Wednesday, March 19, 2008

Lolita (copy)

He is a pervert, this E. Humbert Humbert from mysterious places in Europe. The deviant lurks in a handsome face capable of playing the leading man. The voice charms unassuming Americans within listening distance of his romantic French phrases. What knowledge can be gleaned from his fa├žade? How can anyone close enough to smell his cologne realize it masks his spoil?

As the narrator, Humbert Humbert realizes his behavior is unacceptable. See, HH likes his mates on the young side, preferring prepubescent females between the ages of nine and fourteen. These beauties, these flickers of light, these exquisite nymphets swarm his mind and control his every action.

The obsession starts as all innocent encounters during youth when one becomes attracted to the opposite sex. Normal preadolescent HH spends a summer at the coast with his aunt. His father, away on business, leaves the youth without a consultant for his growing admiration of friendly neighbor, Annabel. The faunlet, two months HH’s junior, seems to enjoy her new pet, too.

Left to their own devices, the two embark on a summer of discovery. The journey, thwart at every apex, leaves HH fragmented; this sultry summer of ‘23 becomes the foundation of his madness.

Oh, but in the summer of 1947, after being in and out of sanatoriums, Double H meets Lolita. Fresh, young, 12-year-old Lolita, who seems as independent as Bathsheba Everdene, is the ideal faunlet. HH sings, “My sin, my soul. Lo—lee—ta: the tip of the tongue taking a trip of three steps down the palate to tap, at three, on the teeth. Lo. Lee. Ta.”

Vladimir Nabokov asks the reader to suspend judgment until the end of his favorite book titled Lolita. It has been over 50 years since its American publication, and I am still unable to remain indifferent. I loathe the character HH and his equally sinister shadow Clare Quilty. I deplore the sexual contact and feel icky for participating in the act of voyeurism through reading.

Not only do I have trouble suspending judgment on the characters, but the author as well. What kind of man writes about pedophilia without realizing his readers will be left with a bitter taste? Does he want the reader to be repelled or titillated? I would love to hear another reader’s view.

Here is Nymeth's thoughts at Things Mean a Lot.

14 comments:

Joy said...

Maggie -- I felt the exact same way! Someone either commented or e-mailed me and said that our response is exactly what the author wanted us to feel, so he was a success. BAH!

maggie moran said...

He did a great job, Joy! :) This is actually a book discussion next Wednesday and I am so looking forward to it. There are more men than women in this open student club, and I wonder if they were creeped out too.

sage said...

I have never read it--I have wondered about it as I knew the subject matter, but I couldn't bring myself to read it and your review hasn't made it rise any higher in the "to read" list.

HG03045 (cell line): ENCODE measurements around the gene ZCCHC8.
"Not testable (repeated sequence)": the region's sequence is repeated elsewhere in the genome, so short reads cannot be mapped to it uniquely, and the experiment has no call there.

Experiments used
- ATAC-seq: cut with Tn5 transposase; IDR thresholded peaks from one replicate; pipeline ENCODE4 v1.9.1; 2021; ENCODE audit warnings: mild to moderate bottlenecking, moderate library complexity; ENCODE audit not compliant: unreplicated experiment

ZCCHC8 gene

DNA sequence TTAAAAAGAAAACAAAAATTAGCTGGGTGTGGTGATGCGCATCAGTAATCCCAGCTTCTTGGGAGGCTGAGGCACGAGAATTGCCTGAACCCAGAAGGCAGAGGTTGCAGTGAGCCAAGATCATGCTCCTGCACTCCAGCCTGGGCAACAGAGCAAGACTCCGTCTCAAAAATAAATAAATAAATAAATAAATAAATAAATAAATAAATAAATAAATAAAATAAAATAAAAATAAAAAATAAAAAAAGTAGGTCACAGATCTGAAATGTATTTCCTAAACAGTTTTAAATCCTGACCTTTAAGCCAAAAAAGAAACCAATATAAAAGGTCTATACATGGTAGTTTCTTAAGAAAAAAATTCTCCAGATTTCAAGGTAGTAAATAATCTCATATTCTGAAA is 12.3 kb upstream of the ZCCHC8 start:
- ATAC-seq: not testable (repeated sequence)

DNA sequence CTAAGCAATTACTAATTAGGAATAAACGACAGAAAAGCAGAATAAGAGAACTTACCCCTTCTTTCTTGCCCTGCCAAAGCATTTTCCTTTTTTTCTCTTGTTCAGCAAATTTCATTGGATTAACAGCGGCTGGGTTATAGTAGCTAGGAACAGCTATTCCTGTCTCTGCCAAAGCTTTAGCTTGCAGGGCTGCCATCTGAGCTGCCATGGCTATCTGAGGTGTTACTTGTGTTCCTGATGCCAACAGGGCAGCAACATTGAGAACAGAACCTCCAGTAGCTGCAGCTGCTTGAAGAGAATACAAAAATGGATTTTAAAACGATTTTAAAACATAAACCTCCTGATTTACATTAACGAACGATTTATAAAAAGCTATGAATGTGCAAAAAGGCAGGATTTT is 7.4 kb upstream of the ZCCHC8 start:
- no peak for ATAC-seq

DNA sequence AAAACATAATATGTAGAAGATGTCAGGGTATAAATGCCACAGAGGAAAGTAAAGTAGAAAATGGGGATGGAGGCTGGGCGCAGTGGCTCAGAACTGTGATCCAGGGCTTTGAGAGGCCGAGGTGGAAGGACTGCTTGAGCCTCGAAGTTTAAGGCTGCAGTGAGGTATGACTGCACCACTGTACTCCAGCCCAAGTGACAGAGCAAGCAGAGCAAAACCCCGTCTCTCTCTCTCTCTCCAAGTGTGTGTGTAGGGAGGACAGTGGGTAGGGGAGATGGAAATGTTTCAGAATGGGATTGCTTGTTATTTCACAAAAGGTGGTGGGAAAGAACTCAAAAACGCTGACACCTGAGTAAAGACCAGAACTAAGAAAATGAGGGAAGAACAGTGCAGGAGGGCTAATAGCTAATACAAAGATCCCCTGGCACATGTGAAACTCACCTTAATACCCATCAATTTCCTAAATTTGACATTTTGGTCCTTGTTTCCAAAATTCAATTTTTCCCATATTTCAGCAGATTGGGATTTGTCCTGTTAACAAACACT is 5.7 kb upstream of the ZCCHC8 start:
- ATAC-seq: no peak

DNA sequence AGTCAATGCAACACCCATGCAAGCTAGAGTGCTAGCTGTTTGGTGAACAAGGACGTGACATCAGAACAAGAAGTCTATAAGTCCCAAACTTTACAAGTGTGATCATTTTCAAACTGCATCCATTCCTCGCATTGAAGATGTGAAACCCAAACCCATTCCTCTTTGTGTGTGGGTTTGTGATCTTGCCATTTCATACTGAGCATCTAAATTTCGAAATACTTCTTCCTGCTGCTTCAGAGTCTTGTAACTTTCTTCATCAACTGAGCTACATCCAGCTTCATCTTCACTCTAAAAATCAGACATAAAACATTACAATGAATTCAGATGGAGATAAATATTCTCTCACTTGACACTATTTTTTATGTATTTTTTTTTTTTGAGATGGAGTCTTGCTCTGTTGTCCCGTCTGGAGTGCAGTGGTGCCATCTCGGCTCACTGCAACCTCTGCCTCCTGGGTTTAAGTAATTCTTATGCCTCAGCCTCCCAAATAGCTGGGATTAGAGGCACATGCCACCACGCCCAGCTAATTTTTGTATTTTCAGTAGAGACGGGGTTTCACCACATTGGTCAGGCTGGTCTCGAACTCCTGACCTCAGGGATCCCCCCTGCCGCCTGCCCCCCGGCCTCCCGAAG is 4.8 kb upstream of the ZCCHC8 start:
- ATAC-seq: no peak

maggie moran said...

Sage, it is an awesome book if you pay no attention to HH's obession. The turn of phrases, double entendres, anagrams, etc. make for an interesting read. Another thing that makes the book redeemable is the ending. I'll just say it is one of those old fashion cautionary tales, along the lines of sin and someone will die. Oh, Humbert Humbert anagram is Hmm, the brute rub!

jenclair said...

I have never read it either and partly because I think I'd find it disturbing in a way I'd rather avoid. Yet I do feel the gap when so many others have read it.

maggie moran said...

I have to say my eyes are different after reading it, Jenclair. Fifty years ago, yet Nabokov has some surprising insights into human mal-behavior. The sex is alluded to, TG, but enough to titillate which bothers me on a personal level. Nabokov is teasing the reader and it is a valuable read. I value your opinion.

Isabel said...

This is one book that I don't want to read.

I read one novel that Ann Rice wrote under a pseudonyme and I was grossed out.

If I couldn't tolerate Rice's novel, I won't be able to stomach
Lolita

maggie moran said...

Good point, WW100! I read it for a book club; otherwise, I don't think I would bother. This should be one great discussion.

Oh, but I do hate to discourage people from reading. After writing it Wednesday, my trusted editor (Jane) was wondering if I was also promoting the book by being so negative. :)

Anonymous said...

Wanted to stop by to say "HI!" and wish you a Happy Easter weekend. Thanks for hooking up with me at Shelfari! :)

maggie moran said...

Thank you J. Kaye! Happy Easter to you, too! :D I was hoping it was you on Shelfari. Maxine is a great brand for you! :D

Diane said...

I read it many years ago, and then listened to it as an audible book 5-6 years ago. I had the same reaction as you did.

maggie moran said...

Sounds like the ick factor remains, Diane. Not to be down on audios, they come in handy when time is of the essence, BUT one misses the anagrams which this book reigns supreme. :)

~Becky said...

I read this two years ago for my book club and after I was about 1/2 through I skimmed the rest. I couldn't take it anymore. I hated this book.
~Becky

maggie moran said...

From eveyone's comments, it makes me think this book is only popular for its provocative nature ~Becky.

I was telling my hubby how Nabokov keeps naming great poets/writers who married younger brides, and he asked if Jerry Lee Lewis was mentioned. :D